Manhattan convent embodies religious and environmental doctrines

January 04, 2012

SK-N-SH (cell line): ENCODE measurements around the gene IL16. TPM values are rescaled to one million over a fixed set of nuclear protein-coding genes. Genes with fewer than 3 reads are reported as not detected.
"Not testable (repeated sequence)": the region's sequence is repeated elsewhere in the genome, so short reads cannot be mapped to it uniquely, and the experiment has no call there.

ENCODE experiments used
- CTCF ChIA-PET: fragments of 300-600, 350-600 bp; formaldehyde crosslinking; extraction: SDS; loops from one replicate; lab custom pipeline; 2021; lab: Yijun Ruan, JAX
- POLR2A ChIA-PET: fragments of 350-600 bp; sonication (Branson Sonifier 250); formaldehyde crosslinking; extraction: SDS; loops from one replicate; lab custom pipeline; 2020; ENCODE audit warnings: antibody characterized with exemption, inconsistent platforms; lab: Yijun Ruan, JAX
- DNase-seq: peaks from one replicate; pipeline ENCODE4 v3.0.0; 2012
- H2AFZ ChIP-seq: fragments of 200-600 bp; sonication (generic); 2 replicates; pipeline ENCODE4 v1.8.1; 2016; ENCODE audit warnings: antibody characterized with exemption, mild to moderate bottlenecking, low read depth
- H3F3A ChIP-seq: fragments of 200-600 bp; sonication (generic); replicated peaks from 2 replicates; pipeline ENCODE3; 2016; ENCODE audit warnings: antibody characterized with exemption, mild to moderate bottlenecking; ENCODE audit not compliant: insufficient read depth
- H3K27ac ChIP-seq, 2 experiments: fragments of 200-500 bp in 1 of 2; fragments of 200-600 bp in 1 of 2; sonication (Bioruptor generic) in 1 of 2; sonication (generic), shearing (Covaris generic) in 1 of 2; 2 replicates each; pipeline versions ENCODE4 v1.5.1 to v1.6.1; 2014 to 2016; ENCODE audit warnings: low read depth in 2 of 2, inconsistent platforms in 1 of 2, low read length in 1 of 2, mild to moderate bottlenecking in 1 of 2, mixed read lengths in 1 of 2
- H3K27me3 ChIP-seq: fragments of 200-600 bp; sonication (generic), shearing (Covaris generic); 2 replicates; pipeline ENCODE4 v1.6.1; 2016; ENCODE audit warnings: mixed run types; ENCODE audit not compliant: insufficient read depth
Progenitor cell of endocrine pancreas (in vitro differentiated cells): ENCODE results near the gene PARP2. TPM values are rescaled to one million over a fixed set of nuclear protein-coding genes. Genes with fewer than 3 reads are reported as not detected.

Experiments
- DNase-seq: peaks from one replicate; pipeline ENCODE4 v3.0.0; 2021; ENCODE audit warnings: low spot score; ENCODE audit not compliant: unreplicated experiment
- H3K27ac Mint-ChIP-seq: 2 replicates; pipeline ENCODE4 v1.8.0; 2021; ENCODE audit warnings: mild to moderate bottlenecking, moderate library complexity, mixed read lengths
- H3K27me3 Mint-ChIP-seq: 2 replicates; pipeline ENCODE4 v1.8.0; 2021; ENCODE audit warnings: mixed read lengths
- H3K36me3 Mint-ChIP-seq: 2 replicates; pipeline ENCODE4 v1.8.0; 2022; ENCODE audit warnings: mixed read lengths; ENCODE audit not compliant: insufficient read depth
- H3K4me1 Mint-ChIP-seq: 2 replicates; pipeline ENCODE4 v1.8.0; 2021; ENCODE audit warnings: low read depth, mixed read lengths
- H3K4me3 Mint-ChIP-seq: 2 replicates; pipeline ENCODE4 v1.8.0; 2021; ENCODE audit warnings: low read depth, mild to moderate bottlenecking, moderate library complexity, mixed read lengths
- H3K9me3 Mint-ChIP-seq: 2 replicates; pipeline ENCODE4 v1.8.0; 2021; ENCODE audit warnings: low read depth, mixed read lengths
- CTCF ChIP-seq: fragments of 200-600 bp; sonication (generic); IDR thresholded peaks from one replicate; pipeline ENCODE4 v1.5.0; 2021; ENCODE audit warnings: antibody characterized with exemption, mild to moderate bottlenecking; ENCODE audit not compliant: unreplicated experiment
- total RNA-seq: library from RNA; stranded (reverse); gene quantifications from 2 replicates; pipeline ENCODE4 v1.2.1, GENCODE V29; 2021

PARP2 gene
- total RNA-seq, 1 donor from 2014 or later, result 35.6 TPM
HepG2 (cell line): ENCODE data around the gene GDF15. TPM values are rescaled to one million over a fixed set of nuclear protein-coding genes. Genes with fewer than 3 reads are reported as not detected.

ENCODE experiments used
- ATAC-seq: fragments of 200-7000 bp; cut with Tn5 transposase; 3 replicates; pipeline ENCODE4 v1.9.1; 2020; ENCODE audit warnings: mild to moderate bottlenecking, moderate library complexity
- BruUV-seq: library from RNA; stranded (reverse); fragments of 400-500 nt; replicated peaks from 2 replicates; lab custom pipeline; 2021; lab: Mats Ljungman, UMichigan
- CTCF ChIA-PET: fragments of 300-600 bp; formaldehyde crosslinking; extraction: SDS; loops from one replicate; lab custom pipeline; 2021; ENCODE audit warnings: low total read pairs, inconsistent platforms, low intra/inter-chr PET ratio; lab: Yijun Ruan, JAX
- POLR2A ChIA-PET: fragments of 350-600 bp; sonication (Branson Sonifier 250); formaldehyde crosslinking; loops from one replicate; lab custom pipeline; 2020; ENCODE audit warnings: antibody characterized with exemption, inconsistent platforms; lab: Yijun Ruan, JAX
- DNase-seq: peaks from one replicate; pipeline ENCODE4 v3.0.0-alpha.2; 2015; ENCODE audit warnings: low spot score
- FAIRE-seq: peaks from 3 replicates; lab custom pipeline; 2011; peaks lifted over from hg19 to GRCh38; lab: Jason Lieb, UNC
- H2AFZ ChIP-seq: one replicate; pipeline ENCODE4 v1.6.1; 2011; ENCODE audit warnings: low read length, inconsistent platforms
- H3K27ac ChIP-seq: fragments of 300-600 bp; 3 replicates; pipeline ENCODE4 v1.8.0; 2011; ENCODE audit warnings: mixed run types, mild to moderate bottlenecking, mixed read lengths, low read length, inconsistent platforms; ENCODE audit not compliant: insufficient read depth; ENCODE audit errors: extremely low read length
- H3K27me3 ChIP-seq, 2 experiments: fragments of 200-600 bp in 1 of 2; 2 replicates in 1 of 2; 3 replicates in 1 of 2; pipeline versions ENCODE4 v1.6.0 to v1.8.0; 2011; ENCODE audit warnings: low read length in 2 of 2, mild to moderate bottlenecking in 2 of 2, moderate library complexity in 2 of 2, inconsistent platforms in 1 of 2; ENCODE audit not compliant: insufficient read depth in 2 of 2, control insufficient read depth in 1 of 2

The design of the Community of the Holy Spirit St. Hilda’s House, a new $4.1 million, 10,600-sf convent in Manhattan’s West Harlem neighborhood, reflects the inherent link between environmental consciousness and religious reverence. BKSK Architects and ICS Builders consulted with resident nuns to develop a design that propagates their desire to connect with the natural world while being environmentally sustainable. The four-story convent includes a chapel, community dining room and kitchen, silent dining room, offices, conference room, library, sitting room, art room, 12 cells and bedrooms, two guest rooms, and two green roofs. A solar hot water system and solar heat collectors save about 12,400 pounds of  CO2e emissions a year.

         
 

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